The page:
Although automatic updates are enabled by default on the new Apple TV, it’s useful to know how to check your tvOS version number and manually update it. Read on as we show you how.

Note: This tutorial applies to the 2015 4th-generation Apple TV hardware update and the subsequent updates running tvOS.

Why Do I Want To Do This?

RELATED: How to Set Up and Configure Your Apple TV

There are two parts to this tutorial, checking the version number of your Apple TV’s tvOS and updating the software. Why would you want to check the OS version number? The most common reason is simply to see if your device is up to date. (Less commonly, some people might be interested in getting their hands on an out of date model for jailbreaking or modding purposes).

The second part of the tutorial, manually updating your tvOS, is focused on forcing an update to the most current version of tvOS. While most people will be well served by the automatic update process, on days like today (the date of this tutorial’s publication, 11/09/2015) Apple just pushed out a brand new update to the recently released 4th generation Apple TV and many curious users won’t want to wait for the automatic process to kick in and would like to update right this minute.

Let’s take a look at how to check if you even need to update and then we’ll force out Apple TV to search for the update so we can make the jump to the most current version of tvOS.

Checking the tvOS Version

To check what version of tvOS you are running on your Apple TV navigate, starting from the Home screen, to the Settings icon.

Select the icon by clicking the center of your trackpad.

Select the top entry, “General”, within the “Settings” menu.

Within the “General” settings menu, select “About”.

In the “About” menu you’ll see a variety of information about your Apple TV including the model, serial number, and the tvOS version (highlighted by the red box in the screenshot above). In the screenshot you can see that the Apple TV unit we’re using for this tutorial is still on version tvOS version 9.0. Let’s take a look at how to manually update it.

Manually Updating tvOS

By default your Apple TV should be set to automatically update itself when not in active use. If you’re in a hurry to get that update, however, you’ll need to manually update instead of waiting for your Apple TV to phone home and check for updates later on.

To do so we’ll return to the Setting menu.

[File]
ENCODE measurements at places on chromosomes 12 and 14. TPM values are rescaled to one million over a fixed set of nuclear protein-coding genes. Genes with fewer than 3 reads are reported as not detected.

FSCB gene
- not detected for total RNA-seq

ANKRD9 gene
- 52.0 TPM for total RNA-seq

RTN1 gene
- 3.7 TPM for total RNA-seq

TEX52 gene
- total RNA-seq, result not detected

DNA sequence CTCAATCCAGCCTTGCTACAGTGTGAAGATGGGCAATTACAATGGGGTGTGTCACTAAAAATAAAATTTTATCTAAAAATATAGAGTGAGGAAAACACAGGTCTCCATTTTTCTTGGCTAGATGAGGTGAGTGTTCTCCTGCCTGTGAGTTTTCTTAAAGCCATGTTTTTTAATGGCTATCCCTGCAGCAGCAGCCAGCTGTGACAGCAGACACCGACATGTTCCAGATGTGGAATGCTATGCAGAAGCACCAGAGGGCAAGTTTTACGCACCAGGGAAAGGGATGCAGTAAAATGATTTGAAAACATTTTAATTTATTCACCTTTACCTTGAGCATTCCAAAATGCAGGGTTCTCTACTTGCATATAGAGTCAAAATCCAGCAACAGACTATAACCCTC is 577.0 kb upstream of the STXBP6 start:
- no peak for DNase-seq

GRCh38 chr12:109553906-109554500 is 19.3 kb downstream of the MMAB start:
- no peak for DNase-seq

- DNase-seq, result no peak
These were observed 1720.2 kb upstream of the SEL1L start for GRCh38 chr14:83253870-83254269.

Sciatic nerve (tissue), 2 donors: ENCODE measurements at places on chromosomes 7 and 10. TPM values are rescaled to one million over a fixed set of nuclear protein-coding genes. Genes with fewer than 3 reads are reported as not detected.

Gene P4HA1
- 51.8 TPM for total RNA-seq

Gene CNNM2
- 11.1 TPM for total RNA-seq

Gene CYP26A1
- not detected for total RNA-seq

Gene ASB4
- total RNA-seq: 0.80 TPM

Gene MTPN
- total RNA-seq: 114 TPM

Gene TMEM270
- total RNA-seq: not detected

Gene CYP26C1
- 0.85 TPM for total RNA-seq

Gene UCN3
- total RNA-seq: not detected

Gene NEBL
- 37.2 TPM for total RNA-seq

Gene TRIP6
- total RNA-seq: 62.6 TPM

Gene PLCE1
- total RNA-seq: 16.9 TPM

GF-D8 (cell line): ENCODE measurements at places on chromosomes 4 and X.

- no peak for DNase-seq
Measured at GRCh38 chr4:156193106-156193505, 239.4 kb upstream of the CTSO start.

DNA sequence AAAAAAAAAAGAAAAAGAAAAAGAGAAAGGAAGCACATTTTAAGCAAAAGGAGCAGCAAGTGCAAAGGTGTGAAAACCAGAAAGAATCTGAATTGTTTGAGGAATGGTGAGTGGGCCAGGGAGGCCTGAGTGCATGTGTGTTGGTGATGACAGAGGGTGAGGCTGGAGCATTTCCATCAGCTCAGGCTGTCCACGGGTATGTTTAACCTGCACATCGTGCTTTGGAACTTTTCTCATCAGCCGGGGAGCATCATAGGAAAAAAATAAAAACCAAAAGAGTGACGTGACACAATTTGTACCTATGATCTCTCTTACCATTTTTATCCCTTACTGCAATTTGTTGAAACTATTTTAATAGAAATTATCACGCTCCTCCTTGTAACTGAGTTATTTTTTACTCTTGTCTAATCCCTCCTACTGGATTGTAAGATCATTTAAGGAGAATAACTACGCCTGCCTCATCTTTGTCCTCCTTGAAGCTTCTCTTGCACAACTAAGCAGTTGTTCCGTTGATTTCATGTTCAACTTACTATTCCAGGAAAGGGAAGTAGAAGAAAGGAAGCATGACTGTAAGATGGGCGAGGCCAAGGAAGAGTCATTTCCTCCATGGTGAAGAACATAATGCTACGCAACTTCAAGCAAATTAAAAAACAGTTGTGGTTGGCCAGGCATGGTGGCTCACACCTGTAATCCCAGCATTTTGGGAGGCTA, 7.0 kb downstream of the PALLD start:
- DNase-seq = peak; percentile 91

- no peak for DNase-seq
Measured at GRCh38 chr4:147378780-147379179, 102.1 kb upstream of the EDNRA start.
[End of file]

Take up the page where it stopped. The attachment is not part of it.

Within the “Settings” menu select “System”.

Within the “System” menu select “Software Updates”.

Here you can see that our Apple TV is, per the default, set up for automatic updates. We recommend leaving it on but some users who are particularly cautious about software updates may wish to turn it off (again, though, we recommend keeping it set to automatic updates for increased security and a continually up-to-date user experience).

A small bar will appear under the Apple TV logo as your Apple TV pings the update server and checks for updates and downloads them. Once downloaded the screen above will pop up and prompt you to either “Update Now” or “Update Later”. Let’s select “Update Now” to immediately apply the update.

Right after you make the selection your display will switch to the above progress meter. There are two steps to the process. First your Apple TV will prepare for the update and restart (at which point your display will go black for a few moments) and then, in step 2 of 2, it will finish installing and restart once more.

After the process is complete you can always verify that your Apple TV is on a new tv OS version number by returning to Settings -> General -> About to confirm you’re running the most current version.

Have a pressing question about your Apple TV? Shoot us an email at and we’ll do our best to answer it.

Profile Photo for Jason Fitzpatrick Jason Fitzpatrick
Jason Fitzpatrick is the Senior Smart Home Editor at How-To Geek. He has over a decade of experience in publishing and has authored thousands of articles at How-To Geek, Review Geek, LifeSavvy, and Lifehacker. Jason served as Lifehacker's Weekend Editor before he joined How-To Geek.
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